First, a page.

Oh wait, I forgot, this is the 4Kids dub we're talking about here. James' Grindr profile attracts all sorts of freaks. Sorry for the mix-up everybody, won't happen again.
Originally Kojirou (along with his other teammates) just say "tiptoe" to themselves over and over.
Molly wants to be in a Pokémon battle:
Molly: "That would be so great Mama. A Pokémon Trainer...I could just imagine it."
Originally Mii states that she's still just a little girl and that if she was bigger she could finally join in on a pokemon battle.
The Rocket trio runs through the Spring Room:
James: "It's like a storybook land invented by a five-year old."
Originally Kojirou wonders if there's really treasure in a place like this.
Oh look, it's someone other than the Rocket trio:
Brock: "If I even wanna have a chance at beating you...I better start to really rock'n roll! And my Onix is just how I like to "rock 'n roll!""
Molly: ""Rock 'n roll" huh...that's funny."
No eye-rollingly terrible pun in the Japanese version! Originally Takeshi tells Mii that he's training to become a Pokemon Breeder and that the way pokemon are raised is important for both the pokemon and the Trainer. Mii then repeats "important" back at Takeshi before smiling in agreement.
Toward the end of the battle:
Molly: "My little Phanpy's stronger than Brock's giant Onix!"
In the Japanese version Mii instead tells Takeshi not to underestimate her Gomazou just because it's small.
Oh, look who it is again:
The Rocket trio get a few fourth wall breaking lines like this in the movie. All of them are dub-added.
I've seen theories online that suggest that the Rocket trio scene that 4Kids has added to the fourth movie is created because of this line here in the third movie and even though we don't have any proof of that I can't help but think that sounds plausible.
As soon as Ash arrives in Molly's room:
Delia: "Ash...is it really you!?"
Originally there's no dialogue here in the Japanese version.
The movie's script is actually pretty decent for most of the fight against Entei. The dub decides to translate nakama (仲間), which I think most people would translate as "friends," as "family" instead, but other than that the script's pretty alright.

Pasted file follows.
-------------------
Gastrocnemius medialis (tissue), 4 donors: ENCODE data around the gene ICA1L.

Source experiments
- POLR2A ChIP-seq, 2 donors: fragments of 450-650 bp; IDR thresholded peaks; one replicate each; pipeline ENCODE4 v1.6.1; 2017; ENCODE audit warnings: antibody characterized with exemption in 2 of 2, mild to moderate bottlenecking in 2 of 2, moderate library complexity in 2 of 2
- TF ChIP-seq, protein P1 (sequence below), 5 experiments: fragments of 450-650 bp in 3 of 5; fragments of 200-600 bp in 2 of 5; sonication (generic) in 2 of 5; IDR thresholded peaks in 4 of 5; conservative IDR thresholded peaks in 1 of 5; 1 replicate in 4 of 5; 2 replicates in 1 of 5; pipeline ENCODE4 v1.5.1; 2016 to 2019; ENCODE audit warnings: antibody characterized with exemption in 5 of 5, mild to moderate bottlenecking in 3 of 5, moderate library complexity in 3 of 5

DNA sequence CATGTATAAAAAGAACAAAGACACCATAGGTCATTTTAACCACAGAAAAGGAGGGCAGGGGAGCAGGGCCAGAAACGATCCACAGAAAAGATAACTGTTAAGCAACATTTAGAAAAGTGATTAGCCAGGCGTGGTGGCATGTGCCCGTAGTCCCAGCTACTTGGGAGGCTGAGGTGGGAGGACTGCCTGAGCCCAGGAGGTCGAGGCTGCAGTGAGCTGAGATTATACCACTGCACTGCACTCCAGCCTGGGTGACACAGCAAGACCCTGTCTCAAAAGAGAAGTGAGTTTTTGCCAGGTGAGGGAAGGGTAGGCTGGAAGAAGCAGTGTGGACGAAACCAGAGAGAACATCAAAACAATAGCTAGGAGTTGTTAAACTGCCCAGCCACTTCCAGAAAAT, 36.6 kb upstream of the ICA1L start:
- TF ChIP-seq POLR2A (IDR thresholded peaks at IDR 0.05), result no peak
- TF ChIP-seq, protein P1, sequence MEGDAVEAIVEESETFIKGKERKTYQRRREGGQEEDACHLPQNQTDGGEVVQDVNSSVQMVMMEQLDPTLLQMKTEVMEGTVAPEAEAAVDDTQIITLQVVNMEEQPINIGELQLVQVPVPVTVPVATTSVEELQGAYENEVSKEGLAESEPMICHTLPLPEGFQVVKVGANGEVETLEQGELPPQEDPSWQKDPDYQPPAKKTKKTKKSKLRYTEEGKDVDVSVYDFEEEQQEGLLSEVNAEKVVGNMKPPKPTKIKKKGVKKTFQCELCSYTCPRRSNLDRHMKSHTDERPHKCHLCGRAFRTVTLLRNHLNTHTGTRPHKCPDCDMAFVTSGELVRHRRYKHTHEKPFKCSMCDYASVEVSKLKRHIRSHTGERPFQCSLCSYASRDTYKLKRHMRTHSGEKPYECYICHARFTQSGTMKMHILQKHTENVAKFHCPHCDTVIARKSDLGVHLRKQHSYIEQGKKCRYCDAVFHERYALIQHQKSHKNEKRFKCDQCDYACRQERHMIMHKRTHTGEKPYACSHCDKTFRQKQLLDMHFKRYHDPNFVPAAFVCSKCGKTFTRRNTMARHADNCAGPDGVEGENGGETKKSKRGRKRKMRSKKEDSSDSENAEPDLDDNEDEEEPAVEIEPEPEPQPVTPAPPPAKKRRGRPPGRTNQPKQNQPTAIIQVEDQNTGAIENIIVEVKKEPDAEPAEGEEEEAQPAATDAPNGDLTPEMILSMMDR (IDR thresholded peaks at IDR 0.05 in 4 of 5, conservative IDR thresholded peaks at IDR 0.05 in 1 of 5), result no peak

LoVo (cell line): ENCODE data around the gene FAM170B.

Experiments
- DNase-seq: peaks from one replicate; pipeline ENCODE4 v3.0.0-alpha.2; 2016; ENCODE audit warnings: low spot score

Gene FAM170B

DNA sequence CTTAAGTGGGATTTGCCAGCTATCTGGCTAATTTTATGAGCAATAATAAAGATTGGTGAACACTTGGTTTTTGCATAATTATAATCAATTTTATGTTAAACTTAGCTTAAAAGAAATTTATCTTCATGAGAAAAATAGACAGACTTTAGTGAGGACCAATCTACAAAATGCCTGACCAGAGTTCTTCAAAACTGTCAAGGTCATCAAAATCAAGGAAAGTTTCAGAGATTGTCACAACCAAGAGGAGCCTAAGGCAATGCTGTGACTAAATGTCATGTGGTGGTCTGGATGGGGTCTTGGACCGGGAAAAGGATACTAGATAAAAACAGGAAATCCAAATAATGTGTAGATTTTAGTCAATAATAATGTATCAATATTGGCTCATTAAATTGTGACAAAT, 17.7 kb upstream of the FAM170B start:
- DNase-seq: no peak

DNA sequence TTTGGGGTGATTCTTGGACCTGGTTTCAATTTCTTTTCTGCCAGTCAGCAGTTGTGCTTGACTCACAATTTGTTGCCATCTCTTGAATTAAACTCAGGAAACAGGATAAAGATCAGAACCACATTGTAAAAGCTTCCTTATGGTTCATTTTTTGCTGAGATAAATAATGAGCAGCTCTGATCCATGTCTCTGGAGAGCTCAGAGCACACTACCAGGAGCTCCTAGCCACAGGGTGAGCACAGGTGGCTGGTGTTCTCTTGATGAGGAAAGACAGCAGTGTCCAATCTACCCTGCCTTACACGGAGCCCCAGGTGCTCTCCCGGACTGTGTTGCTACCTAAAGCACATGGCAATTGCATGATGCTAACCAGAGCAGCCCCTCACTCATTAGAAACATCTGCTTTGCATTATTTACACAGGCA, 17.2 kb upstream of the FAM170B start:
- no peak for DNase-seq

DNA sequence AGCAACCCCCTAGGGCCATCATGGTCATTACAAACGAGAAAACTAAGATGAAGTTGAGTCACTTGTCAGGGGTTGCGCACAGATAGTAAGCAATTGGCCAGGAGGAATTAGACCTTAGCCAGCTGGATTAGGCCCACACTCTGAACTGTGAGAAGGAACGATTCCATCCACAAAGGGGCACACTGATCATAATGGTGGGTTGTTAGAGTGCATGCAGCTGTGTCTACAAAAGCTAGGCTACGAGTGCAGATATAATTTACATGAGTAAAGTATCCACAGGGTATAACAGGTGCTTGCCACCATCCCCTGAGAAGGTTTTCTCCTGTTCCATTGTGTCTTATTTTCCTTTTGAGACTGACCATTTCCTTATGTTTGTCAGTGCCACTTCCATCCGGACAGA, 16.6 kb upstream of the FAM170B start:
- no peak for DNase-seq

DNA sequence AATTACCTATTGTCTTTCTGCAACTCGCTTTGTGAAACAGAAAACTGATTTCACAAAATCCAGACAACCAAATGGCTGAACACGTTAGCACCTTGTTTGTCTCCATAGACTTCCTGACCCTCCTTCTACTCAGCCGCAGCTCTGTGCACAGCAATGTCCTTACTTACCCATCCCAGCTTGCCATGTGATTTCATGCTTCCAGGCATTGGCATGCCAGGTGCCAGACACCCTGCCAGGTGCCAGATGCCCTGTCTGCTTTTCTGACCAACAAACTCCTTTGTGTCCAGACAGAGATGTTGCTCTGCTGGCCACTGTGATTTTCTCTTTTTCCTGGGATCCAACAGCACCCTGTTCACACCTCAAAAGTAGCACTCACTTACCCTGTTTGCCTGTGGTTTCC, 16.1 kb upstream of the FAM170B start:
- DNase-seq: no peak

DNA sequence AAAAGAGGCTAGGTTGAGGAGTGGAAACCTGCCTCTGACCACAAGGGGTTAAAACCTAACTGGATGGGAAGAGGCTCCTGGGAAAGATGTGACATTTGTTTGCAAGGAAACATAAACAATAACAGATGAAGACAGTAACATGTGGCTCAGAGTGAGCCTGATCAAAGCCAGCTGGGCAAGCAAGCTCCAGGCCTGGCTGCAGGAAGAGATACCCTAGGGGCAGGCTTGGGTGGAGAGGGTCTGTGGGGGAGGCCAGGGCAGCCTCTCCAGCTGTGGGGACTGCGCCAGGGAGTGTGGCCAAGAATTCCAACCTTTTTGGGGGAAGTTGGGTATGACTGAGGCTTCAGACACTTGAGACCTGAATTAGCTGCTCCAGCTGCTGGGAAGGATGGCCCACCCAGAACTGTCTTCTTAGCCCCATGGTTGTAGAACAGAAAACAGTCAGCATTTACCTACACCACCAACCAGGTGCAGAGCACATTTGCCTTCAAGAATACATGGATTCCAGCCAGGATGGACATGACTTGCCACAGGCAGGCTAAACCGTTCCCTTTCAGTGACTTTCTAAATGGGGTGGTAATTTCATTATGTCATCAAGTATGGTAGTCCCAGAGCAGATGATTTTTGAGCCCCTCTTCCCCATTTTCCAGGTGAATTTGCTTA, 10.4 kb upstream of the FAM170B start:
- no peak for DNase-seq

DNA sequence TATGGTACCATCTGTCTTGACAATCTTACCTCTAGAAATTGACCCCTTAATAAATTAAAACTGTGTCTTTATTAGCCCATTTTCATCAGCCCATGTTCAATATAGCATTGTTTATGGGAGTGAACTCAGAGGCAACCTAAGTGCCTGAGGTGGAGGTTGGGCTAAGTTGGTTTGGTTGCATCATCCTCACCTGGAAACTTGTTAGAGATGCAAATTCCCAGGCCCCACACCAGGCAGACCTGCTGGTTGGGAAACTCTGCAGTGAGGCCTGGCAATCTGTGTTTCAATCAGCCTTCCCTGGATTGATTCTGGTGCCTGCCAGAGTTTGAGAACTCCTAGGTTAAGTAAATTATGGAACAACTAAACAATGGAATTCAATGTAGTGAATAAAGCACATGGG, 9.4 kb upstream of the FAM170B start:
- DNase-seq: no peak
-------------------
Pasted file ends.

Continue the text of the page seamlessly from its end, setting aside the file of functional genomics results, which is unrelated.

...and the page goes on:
The next change I'll talk about is - surprise! - from Team Rocket. This time it's from after they help everyone pull Ash back up into the tower:
The dub loves to use Team Rocket to break the fourth wall and I'm not entirely sure why. Maybe the writers feel like their lines are the most disposable and easy to rewrite? Maybe 4Kids gets some weird thrill out of constantly reminding its audience that they are indeed just watching a movie? Who knows!
Ash and his friends try to convince Molly to come with them:
Ash: "If you come with us...you can have real Pokémon!"
Molly: "I already have real Pokémon...now go away!"
Originally Satoshi doesn't try to lure Mii away with promises of real live pokemon; he just asks her to come along with him. Mii responds that she doesn't want to and adds that she already has real friends right there with her. It's a small change - making the whole thing about pokemon vs. making it about friends in general - but it's one I think is worth bringing up regardless.
Later, during the battle between Lizardon and Entei, Satoshi orders Lizardon to use Fire Spin. The dub rewrites this command to "Don't hold back! Give it everything you've got!" I have no idea why.
Ash tries to reason with Entei: